The one I took for a resident looks almost embarrassed. He offers his hand to the other man and they shake. Then he nods to Tara and walks off to his house. The other man heads toward his group of friends. Then there’s just Tara, standing in the middle of the street. She winces and massages her left temple, and just as I’m about to turn back, I feel the tiniest shift in my mind. For the first time in weeks, I feel the spark.

The spark flickers within me like an electrical short, barely there. Not enough to do major magic. Not enough to help with the devastation that surrounds me. But maybe, just maybe, it’s enough to alleviate this one woman’s headache. I exhale, a small puff of breath visible in the rapidly cooling air, concentrate, and reach into her head.

Her mind is closed off, hidden behind mental barriers I’ve never encountered before. She looks up sharply and stares at me. This isn’t supposed to happen. Magic is subtle, unnoticeable to regular people. All they can ever experience directly is the outcome. And yet she notices. Her eyes stare into mine and widen with recognition. As I come to the realization, I’m certain she does as well: She and I are the same.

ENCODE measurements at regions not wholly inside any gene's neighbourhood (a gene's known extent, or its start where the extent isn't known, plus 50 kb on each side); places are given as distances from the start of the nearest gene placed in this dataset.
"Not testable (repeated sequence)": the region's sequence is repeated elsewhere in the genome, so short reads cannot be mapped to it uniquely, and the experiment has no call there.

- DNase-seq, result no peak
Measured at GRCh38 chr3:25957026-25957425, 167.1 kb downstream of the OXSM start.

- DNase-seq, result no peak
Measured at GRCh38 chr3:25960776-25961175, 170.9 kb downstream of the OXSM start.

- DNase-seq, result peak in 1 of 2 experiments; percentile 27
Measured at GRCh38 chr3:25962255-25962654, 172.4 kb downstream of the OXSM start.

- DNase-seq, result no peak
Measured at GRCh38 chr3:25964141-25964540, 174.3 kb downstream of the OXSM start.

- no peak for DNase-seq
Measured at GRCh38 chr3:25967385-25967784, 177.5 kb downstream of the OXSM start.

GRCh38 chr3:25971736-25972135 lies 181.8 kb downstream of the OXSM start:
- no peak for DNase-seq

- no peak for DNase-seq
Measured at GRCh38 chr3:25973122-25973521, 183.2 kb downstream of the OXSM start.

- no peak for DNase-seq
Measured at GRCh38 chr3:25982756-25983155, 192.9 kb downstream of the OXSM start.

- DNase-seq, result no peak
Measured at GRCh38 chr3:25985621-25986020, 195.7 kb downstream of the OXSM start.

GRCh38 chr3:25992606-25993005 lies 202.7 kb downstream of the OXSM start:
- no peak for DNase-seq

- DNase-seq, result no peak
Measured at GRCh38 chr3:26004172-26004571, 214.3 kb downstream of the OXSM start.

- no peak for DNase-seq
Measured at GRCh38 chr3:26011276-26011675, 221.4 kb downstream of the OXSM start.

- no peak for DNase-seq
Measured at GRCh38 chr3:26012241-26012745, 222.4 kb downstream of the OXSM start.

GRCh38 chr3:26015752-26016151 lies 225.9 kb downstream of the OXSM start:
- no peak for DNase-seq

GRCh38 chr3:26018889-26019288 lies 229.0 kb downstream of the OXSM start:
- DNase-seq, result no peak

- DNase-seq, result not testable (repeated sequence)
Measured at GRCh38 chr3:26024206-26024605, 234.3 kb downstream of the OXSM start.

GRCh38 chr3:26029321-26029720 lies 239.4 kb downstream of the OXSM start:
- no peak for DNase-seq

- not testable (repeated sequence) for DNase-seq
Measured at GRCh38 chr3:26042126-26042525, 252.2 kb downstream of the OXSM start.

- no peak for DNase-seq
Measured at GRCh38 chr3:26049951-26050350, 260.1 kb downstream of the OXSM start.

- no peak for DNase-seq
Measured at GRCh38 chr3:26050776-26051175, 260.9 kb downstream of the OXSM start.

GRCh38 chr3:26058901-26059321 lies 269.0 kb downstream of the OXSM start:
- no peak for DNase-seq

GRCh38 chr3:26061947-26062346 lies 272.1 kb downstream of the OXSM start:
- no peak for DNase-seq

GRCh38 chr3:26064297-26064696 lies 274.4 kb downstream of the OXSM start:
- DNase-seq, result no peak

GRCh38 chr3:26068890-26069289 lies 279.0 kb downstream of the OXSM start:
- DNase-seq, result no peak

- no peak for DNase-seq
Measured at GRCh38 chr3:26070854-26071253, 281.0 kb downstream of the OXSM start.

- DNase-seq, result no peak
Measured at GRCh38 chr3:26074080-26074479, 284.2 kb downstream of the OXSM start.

We sit in my car, the engine idling to keep the heat on, and we talk. Neither of us has ever met another practitioner before. I’ve always known that others were out there. I’ve felt traces of their magic, outcomes of spells good and bad, immense tragedies and uplifting miracles. But never a direct encounter. Never like this.

She tells me about her life in Orlando. An ordinary life, devoid of magic and strangeness. Twenty-two years of normalcy, until the brain tumor.

She tells me about the time spent in hospitals, the difficult and ultimately successful surgery to remove the tumor, and the slow, painful recovery through a haze of sterile rooms and white lab coats. It was then that she first discovered her abilities, her power to do wondrous things, likely gained through some improbable side-effect of the surgery. Plentiful magic, always at her command, letting her work all kinds of miracles, do almost anything, except make her headaches go away.